We next explore possible explanations for our findings. We begin by showing that shareholders do pay attention to director elections. There is increased media coverage of directors closer to their elections, especially when their firm has experienced poor performance. Next, we show that directors of firms with CEO turnover events are more likely to retain seats both on the event firm board and on other boards relative to a sample of matched directors (on director age, number of directorships, and firm performance) whose firms do not experience CEO turnover events. It is therefore plausible that because there are labor market rewards for disciplining CEOs, directors who are closer to elections (and hence are more exposed to their labor market) are more eager to fire CEOs after poor firm performance. Finally, we show that firms with CEO turnover events are less likely to receive negative recommendations for voting in director elections from proxy advisory firms relative to a sample of matched firms with similar performance that do not experience CEO turnover.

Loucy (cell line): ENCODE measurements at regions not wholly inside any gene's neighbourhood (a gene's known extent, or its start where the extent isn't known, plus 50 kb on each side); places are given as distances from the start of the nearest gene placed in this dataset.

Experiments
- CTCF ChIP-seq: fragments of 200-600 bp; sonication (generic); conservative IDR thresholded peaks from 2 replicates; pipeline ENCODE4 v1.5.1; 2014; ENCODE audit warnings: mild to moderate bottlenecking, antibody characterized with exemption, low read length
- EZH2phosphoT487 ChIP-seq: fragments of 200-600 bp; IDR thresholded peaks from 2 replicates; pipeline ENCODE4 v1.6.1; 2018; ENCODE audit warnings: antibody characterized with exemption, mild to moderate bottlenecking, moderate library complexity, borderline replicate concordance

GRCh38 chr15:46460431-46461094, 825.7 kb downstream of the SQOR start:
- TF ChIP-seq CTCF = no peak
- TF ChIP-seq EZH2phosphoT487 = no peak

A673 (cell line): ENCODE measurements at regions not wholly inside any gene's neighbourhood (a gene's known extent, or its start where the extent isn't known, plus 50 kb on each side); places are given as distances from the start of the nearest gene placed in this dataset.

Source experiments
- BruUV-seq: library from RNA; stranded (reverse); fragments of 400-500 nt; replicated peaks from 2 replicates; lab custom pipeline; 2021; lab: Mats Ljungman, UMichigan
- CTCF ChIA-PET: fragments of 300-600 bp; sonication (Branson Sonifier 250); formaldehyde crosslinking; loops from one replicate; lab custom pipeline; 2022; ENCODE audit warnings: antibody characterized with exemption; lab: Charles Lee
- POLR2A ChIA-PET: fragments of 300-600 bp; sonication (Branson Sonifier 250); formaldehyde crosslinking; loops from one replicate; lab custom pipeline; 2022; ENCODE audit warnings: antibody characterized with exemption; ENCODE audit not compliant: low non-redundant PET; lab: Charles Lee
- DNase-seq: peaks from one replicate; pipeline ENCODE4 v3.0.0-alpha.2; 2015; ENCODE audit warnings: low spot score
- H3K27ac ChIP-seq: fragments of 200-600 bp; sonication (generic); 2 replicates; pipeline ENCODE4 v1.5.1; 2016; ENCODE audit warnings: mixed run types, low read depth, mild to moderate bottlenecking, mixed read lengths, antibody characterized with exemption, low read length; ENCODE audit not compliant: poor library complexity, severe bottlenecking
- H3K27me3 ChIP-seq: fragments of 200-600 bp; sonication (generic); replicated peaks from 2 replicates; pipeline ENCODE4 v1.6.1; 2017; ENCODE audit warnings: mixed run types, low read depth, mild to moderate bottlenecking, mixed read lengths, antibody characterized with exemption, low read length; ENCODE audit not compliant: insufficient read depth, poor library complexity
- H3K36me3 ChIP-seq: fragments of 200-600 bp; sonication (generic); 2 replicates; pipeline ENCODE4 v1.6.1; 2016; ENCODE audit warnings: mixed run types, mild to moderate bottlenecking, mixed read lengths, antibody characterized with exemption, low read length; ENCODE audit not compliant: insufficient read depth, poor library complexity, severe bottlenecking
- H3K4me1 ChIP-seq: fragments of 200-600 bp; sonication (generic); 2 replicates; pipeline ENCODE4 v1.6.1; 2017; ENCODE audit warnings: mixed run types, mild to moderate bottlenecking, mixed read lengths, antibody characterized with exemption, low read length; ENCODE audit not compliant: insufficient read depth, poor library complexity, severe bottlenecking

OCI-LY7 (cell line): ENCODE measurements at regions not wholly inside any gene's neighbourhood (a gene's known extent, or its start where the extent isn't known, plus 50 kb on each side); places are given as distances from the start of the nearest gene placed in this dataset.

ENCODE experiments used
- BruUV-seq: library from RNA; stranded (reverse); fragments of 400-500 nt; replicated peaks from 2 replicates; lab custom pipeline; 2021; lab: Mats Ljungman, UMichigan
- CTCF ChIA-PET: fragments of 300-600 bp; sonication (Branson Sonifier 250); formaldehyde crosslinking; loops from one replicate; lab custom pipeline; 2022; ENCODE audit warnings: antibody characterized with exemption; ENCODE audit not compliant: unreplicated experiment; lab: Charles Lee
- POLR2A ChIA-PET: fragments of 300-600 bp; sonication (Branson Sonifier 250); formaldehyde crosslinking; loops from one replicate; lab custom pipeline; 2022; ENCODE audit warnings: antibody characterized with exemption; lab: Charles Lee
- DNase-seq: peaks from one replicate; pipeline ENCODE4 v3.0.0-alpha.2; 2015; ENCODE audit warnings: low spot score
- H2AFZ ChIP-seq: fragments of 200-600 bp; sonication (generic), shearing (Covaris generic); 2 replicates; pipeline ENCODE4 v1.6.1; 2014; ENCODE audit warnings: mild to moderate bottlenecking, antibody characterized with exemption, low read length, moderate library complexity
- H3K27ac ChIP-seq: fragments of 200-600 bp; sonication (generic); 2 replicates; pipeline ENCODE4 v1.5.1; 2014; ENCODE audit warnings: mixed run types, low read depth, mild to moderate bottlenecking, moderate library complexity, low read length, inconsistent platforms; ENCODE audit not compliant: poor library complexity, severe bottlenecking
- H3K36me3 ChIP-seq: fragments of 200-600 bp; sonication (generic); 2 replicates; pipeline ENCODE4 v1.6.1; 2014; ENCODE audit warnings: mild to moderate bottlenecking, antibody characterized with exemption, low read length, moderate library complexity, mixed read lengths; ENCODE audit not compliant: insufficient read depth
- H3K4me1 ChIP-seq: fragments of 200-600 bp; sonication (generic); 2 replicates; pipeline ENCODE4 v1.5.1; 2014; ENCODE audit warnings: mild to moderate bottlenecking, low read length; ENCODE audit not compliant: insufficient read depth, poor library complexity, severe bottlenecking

We offer some suggestive evidence and discussion on the governance role of director elections. We show that firms with more long-term-oriented institutional investors and hence more institutional monitoring exhibit higher CEO turnover–performance sensitivity in the same way as board Years-to-election, suggesting that the pressure from board members induced by their closeness to elections does not necessarily lead to myopia. In terms of performance implications of board Years-to-election, we show that when directors are closer to elections, firm performance improves.

We conclude that director elections have important implications for corporate governance.

The full paper is available for download here.